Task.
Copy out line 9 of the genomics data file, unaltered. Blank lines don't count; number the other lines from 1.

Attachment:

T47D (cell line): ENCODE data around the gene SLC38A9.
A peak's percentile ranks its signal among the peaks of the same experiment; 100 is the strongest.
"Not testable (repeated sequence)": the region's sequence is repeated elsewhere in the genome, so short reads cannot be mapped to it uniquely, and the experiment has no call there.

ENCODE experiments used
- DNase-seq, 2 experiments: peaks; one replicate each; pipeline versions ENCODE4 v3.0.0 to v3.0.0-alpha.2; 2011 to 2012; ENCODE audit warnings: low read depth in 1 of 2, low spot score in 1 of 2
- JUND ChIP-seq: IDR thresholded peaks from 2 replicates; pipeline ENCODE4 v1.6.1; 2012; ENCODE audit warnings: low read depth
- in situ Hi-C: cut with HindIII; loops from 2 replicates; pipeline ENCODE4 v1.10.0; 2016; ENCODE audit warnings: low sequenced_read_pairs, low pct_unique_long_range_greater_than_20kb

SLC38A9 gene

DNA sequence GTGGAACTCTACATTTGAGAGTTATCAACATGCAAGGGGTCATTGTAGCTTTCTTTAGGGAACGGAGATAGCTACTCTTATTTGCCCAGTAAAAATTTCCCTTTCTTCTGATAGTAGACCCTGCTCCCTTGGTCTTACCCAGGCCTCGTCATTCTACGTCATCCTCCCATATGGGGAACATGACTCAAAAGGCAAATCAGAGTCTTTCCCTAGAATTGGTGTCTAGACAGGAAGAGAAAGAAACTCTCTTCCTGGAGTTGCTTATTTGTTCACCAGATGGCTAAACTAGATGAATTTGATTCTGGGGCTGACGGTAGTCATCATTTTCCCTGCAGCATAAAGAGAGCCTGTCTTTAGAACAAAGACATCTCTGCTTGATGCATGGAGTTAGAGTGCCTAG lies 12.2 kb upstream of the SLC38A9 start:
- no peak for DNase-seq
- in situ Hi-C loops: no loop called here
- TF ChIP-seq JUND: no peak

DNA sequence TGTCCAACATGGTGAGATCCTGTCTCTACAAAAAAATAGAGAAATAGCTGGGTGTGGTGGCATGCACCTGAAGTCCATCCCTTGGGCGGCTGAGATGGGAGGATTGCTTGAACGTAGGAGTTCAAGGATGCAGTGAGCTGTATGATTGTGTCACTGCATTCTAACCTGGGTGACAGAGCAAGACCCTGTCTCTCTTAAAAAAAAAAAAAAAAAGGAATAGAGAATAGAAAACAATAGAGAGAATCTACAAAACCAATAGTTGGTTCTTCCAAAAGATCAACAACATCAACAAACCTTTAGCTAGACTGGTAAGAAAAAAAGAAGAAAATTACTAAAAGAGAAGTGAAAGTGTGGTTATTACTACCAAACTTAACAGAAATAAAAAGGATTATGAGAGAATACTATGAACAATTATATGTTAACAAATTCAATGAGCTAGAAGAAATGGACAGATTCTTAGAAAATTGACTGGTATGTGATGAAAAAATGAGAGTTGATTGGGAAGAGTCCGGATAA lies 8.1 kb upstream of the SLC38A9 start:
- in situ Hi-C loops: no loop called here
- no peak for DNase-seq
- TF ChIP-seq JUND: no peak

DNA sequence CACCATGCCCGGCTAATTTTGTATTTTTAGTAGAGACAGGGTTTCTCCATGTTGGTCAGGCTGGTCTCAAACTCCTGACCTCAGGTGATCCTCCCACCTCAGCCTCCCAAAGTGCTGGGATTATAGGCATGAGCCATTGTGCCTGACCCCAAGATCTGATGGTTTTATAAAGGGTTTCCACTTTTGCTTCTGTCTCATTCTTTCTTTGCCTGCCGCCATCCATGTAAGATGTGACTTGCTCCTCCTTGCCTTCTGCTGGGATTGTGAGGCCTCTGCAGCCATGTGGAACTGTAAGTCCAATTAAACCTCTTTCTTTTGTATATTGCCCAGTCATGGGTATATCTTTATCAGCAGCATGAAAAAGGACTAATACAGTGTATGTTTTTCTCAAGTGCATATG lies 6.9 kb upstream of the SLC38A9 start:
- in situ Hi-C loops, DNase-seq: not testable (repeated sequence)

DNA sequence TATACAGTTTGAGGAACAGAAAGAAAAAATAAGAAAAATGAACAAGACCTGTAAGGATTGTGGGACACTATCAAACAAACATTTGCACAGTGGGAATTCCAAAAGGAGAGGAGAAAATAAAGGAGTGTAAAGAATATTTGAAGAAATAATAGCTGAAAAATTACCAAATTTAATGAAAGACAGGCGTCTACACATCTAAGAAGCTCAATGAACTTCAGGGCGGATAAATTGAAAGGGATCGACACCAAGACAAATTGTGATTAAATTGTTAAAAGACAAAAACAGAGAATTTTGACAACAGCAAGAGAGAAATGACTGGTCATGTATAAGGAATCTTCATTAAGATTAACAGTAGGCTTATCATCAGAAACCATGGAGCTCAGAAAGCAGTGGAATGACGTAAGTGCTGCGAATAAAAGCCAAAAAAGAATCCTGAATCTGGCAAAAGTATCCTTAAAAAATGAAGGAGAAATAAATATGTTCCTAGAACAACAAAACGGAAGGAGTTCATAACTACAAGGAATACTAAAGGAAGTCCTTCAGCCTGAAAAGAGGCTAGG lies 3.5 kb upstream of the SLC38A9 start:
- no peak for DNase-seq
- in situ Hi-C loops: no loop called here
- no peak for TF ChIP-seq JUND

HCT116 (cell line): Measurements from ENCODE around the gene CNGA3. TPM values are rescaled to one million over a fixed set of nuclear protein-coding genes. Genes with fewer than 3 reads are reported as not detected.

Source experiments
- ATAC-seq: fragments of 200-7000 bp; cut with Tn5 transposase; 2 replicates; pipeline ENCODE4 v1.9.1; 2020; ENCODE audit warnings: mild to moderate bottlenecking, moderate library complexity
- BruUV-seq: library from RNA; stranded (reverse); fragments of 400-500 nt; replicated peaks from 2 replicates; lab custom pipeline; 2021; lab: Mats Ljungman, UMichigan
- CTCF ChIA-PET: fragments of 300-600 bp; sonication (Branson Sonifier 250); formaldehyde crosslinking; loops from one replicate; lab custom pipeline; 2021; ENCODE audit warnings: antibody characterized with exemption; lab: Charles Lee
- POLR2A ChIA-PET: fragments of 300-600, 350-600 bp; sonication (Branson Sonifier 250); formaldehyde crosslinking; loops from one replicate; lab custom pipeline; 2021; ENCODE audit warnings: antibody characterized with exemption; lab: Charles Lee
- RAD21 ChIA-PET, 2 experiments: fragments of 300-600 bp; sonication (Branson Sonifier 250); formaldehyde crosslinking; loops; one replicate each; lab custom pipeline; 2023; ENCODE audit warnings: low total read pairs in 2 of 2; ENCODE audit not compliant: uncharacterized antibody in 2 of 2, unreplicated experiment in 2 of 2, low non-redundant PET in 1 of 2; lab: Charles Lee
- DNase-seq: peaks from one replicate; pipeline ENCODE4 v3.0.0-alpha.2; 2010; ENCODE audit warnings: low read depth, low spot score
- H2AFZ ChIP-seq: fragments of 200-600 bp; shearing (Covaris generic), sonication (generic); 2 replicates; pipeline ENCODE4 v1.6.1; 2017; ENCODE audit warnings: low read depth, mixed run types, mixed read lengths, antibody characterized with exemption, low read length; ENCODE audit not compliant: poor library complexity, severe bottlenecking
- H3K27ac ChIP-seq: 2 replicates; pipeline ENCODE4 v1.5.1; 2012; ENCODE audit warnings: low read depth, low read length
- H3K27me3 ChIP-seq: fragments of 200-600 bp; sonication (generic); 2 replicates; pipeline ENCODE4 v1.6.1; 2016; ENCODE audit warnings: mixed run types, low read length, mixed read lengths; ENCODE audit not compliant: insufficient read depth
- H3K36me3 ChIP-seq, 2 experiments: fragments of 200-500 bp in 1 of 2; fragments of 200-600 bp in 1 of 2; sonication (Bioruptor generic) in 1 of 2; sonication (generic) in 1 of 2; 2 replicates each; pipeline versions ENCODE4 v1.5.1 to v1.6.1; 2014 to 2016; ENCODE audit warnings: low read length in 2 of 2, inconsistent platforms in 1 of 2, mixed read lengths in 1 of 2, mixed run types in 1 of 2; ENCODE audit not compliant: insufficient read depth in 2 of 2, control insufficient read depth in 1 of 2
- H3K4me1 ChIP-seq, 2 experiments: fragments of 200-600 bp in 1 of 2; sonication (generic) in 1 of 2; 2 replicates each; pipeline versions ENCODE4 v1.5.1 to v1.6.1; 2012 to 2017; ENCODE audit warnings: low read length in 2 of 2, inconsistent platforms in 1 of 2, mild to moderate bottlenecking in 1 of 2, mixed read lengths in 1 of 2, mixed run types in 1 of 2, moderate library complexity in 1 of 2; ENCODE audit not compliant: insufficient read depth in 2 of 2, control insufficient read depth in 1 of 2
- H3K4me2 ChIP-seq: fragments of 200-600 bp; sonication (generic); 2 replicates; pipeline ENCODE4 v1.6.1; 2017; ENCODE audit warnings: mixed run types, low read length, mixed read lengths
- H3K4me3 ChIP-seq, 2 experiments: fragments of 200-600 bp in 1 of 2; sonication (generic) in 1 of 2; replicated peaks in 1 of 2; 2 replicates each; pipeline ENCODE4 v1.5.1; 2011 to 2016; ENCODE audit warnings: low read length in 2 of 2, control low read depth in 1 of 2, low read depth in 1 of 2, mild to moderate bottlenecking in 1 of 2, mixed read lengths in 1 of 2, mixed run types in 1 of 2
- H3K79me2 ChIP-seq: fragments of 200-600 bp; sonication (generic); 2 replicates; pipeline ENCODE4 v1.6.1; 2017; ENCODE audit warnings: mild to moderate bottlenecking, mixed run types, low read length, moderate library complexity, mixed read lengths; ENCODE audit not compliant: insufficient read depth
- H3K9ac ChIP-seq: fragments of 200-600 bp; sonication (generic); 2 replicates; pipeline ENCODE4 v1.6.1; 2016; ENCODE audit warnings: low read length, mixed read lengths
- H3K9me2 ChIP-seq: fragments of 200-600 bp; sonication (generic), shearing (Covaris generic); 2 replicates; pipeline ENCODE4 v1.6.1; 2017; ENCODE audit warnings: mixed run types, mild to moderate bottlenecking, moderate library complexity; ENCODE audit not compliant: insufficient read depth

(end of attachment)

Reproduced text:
DNA sequence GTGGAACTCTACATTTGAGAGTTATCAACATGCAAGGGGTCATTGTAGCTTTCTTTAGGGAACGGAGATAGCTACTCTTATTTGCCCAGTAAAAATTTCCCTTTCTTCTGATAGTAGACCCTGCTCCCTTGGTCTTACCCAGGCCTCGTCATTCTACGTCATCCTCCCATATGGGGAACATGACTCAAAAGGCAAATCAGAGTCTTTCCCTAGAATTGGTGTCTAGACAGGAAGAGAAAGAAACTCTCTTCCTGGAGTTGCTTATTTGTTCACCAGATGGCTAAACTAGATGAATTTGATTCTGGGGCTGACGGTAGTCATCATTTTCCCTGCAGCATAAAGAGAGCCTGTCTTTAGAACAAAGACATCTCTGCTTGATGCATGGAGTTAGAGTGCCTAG lies 12.2 kb upstream of the SLC38A9 start: